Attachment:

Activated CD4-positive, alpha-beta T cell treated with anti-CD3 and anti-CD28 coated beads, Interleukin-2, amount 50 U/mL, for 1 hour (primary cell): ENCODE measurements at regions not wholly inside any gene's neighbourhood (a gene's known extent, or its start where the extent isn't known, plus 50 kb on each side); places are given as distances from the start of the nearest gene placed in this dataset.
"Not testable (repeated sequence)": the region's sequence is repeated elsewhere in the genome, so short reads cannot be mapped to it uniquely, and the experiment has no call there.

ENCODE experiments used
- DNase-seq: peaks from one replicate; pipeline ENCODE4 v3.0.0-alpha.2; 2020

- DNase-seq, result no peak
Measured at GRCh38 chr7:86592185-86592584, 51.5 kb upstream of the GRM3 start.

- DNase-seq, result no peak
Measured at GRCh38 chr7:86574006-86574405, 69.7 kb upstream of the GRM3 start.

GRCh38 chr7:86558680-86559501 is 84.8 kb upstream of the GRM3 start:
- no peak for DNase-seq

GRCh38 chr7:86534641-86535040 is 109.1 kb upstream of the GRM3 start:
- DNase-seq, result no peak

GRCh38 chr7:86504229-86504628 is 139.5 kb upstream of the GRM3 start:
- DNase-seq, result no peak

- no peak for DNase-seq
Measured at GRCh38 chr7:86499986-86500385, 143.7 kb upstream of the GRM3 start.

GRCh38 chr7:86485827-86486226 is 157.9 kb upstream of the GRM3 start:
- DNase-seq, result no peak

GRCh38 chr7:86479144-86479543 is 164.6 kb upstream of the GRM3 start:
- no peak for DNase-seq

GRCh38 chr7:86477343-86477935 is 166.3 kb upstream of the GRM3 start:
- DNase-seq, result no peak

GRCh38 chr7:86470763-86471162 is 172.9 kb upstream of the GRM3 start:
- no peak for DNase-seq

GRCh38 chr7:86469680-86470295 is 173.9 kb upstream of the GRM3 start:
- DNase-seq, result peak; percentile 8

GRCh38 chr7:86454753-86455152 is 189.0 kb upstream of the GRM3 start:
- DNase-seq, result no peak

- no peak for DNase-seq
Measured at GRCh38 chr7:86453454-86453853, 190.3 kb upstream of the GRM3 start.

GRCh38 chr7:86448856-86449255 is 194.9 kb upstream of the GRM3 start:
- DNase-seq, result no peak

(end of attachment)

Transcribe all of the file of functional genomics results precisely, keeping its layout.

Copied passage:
Activated CD4-positive, alpha-beta T cell treated with anti-CD3 and anti-CD28 coated beads, Interleukin-2, amount 50 U/mL, for 1 hour (primary cell): ENCODE measurements at regions not wholly inside any gene's neighbourhood (a gene's known extent, or its start where the extent isn't known, plus 50 kb on each side); places are given as distances from the start of the nearest gene placed in this dataset.
"Not testable (repeated sequence)": the region's sequence is repeated elsewhere in the genome, so short reads cannot be mapped to it uniquely, and the experiment has no call there.

ENCODE experiments used
- DNase-seq: peaks from one replicate; pipeline ENCODE4 v3.0.0-alpha.2; 2020

- DNase-seq, result no peak
Measured at GRCh38 chr7:86592185-86592584, 51.5 kb upstream of the GRM3 start.

- DNase-seq, result no peak
Measured at GRCh38 chr7:86574006-86574405, 69.7 kb upstream of the GRM3 start.

GRCh38 chr7:86558680-86559501 is 84.8 kb upstream of the GRM3 start:
- no peak for DNase-seq

GRCh38 chr7:86534641-86535040 is 109.1 kb upstream of the GRM3 start:
- DNase-seq, result no peak

GRCh38 chr7:86504229-86504628 is 139.5 kb upstream of the GRM3 start:
- DNase-seq, result no peak

- no peak for DNase-seq
Measured at GRCh38 chr7:86499986-86500385, 143.7 kb upstream of the GRM3 start.

GRCh38 chr7:86485827-86486226 is 157.9 kb upstream of the GRM3 start:
- DNase-seq, result no peak

GRCh38 chr7:86479144-86479543 is 164.6 kb upstream of the GRM3 start:
- no peak for DNase-seq

GRCh38 chr7:86477343-86477935 is 166.3 kb upstream of the GRM3 start:
- DNase-seq, result no peak

GRCh38 chr7:86470763-86471162 is 172.9 kb upstream of the GRM3 start:
- no peak for DNase-seq

GRCh38 chr7:86469680-86470295 is 173.9 kb upstream of the GRM3 start:
- DNase-seq, result peak; percentile 8

GRCh38 chr7:86454753-86455152 is 189.0 kb upstream of the GRM3 start:
- DNase-seq, result no peak

- no peak for DNase-seq
Measured at GRCh38 chr7:86453454-86453853, 190.3 kb upstream of the GRM3 start.

GRCh38 chr7:86448856-86449255 is 194.9 kb upstream of the GRM3 start:
- DNase-seq, result no peak